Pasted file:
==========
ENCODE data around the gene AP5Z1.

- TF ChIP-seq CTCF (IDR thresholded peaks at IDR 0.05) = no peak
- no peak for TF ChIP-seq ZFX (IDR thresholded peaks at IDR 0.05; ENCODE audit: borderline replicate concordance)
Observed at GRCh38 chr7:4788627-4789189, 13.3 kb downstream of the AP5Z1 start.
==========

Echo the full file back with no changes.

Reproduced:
ENCODE data around the gene AP5Z1.

- TF ChIP-seq CTCF (IDR thresholded peaks at IDR 0.05) = no peak
- no peak for TF ChIP-seq ZFX (IDR thresholded peaks at IDR 0.05; ENCODE audit: borderline replicate concordance)
Observed at GRCh38 chr7:4788627-4789189, 13.3 kb downstream of the AP5Z1 start.